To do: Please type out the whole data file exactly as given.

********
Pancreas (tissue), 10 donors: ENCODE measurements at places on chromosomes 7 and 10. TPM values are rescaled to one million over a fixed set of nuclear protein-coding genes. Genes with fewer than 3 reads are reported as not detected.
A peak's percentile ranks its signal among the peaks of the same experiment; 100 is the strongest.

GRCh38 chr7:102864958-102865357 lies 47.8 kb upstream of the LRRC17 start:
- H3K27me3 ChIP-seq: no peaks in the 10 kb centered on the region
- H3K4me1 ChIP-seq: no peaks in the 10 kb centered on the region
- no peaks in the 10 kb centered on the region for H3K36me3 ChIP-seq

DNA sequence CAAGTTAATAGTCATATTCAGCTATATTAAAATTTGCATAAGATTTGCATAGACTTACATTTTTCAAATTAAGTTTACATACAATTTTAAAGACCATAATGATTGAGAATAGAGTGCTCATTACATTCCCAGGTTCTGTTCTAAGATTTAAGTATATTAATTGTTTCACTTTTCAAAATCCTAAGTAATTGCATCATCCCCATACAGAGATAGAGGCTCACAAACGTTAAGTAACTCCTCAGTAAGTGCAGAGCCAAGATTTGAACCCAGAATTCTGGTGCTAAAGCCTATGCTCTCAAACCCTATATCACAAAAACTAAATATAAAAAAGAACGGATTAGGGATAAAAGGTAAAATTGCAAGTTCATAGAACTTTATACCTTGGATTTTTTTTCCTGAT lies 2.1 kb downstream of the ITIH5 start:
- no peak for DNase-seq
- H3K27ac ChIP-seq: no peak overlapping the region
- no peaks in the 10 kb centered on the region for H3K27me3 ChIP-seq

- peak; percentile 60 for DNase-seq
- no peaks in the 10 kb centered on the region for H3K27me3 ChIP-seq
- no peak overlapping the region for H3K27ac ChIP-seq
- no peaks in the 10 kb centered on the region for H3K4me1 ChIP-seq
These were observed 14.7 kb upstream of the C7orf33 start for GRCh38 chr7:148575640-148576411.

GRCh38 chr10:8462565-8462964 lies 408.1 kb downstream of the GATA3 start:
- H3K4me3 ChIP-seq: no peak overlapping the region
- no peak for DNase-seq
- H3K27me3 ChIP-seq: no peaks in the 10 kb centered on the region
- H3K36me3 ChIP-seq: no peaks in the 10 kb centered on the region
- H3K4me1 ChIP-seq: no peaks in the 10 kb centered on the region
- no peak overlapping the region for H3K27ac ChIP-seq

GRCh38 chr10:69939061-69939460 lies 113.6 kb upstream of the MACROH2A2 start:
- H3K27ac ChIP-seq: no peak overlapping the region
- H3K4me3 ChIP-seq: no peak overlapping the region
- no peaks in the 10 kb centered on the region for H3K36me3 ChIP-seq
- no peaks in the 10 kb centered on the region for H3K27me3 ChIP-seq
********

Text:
Pancreas (tissue), 10 donors: ENCODE measurements at places on chromosomes 7 and 10. TPM values are rescaled to one million over a fixed set of nuclear protein-coding genes. Genes with fewer than 3 reads are reported as not detected.
A peak's percentile ranks its signal among the peaks of the same experiment; 100 is the strongest.

GRCh38 chr7:102864958-102865357 lies 47.8 kb upstream of the LRRC17 start:
- H3K27me3 ChIP-seq: no peaks in the 10 kb centered on the region
- H3K4me1 ChIP-seq: no peaks in the 10 kb centered on the region
- no peaks in the 10 kb centered on the region for H3K36me3 ChIP-seq

DNA sequence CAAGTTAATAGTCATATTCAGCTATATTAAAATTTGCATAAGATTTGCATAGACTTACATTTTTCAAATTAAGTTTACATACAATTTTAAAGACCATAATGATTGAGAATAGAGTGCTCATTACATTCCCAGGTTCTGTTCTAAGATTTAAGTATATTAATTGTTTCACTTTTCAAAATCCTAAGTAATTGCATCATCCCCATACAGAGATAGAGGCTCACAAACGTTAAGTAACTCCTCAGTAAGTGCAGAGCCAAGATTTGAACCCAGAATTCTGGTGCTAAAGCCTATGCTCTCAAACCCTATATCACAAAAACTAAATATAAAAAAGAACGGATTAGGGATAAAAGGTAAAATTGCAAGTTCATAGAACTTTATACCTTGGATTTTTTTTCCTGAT lies 2.1 kb downstream of the ITIH5 start:
- no peak for DNase-seq
- H3K27ac ChIP-seq: no peak overlapping the region
- no peaks in the 10 kb centered on the region for H3K27me3 ChIP-seq

- peak; percentile 60 for DNase-seq
- no peaks in the 10 kb centered on the region for H3K27me3 ChIP-seq
- no peak overlapping the region for H3K27ac ChIP-seq
- no peaks in the 10 kb centered on the region for H3K4me1 ChIP-seq
These were observed 14.7 kb upstream of the C7orf33 start for GRCh38 chr7:148575640-148576411.

GRCh38 chr10:8462565-8462964 lies 408.1 kb downstream of the GATA3 start:
- H3K4me3 ChIP-seq: no peak overlapping the region
- no peak for DNase-seq
- H3K27me3 ChIP-seq: no peaks in the 10 kb centered on the region
- H3K36me3 ChIP-seq: no peaks in the 10 kb centered on the region
- H3K4me1 ChIP-seq: no peaks in the 10 kb centered on the region
- no peak overlapping the region for H3K27ac ChIP-seq

GRCh38 chr10:69939061-69939460 lies 113.6 kb upstream of the MACROH2A2 start:
- H3K27ac ChIP-seq: no peak overlapping the region
- H3K4me3 ChIP-seq: no peak overlapping the region
- no peaks in the 10 kb centered on the region for H3K36me3 ChIP-seq
- no peaks in the 10 kb centered on the region for H3K27me3 ChIP-seq